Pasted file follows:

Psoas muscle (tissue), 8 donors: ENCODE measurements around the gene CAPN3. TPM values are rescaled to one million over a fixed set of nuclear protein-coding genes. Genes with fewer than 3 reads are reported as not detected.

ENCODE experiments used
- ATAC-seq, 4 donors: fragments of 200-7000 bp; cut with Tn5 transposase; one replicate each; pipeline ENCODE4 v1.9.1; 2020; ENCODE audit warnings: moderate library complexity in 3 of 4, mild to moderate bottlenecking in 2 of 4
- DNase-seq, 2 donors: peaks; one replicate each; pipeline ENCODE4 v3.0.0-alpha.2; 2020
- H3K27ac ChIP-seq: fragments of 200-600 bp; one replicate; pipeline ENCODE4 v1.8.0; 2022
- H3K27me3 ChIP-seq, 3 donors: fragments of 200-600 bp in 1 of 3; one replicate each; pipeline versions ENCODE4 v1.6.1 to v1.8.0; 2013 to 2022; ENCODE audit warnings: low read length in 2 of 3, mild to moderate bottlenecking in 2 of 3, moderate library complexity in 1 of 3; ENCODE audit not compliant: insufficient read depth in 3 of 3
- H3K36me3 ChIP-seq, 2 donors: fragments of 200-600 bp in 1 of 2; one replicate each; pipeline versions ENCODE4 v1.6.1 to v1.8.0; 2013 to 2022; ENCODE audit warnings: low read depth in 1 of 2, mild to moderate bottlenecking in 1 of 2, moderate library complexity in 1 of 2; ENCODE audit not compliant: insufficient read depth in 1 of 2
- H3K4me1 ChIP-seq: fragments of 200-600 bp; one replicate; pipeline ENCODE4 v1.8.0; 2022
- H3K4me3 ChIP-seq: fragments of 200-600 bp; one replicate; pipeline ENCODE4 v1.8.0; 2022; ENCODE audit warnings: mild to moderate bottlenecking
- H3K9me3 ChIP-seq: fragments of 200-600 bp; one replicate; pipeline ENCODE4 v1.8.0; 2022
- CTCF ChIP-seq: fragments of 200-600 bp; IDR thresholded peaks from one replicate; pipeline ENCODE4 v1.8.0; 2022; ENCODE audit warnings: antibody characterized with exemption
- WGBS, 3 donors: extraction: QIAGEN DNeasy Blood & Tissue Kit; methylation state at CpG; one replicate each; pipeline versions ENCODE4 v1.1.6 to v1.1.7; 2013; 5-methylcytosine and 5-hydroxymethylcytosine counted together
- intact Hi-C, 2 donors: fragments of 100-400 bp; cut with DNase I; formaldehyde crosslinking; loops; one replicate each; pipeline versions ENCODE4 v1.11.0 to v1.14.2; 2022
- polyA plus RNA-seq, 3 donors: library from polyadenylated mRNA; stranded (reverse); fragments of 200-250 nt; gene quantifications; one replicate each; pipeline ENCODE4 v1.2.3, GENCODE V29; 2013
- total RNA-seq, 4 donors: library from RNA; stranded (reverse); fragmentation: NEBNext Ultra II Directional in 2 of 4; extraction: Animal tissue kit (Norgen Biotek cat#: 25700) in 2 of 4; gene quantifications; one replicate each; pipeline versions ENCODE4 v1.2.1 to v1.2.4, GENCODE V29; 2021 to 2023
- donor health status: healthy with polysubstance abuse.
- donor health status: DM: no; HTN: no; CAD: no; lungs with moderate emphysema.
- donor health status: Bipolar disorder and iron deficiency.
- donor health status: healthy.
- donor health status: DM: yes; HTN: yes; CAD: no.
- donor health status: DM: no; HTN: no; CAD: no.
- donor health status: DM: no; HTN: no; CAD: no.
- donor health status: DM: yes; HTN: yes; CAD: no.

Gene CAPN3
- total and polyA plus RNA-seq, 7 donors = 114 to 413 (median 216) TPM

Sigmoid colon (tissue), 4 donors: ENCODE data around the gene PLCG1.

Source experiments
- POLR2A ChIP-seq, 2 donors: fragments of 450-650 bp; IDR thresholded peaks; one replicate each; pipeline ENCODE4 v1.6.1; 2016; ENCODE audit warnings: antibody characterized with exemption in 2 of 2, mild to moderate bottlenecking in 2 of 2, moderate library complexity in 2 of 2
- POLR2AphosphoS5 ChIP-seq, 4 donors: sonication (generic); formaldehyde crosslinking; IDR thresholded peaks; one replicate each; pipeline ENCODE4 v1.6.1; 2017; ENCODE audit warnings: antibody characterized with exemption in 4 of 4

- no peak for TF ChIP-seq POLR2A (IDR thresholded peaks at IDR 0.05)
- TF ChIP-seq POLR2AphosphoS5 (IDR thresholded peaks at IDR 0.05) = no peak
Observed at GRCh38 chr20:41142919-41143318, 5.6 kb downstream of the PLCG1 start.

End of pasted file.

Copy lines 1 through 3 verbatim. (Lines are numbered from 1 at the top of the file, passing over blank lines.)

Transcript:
Psoas muscle (tissue), 8 donors: ENCODE measurements around the gene CAPN3. TPM values are rescaled to one million over a fixed set of nuclear protein-coding genes. Genes with fewer than 3 reads are reported as not detected.

ENCODE experiments used
- ATAC-seq, 4 donors: fragments of 200-7000 bp; cut with Tn5 transposase; one replicate each; pipeline ENCODE4 v1.9.1; 2020; ENCODE audit warnings: moderate library complexity in 3 of 4, mild to moderate bottlenecking in 2 of 4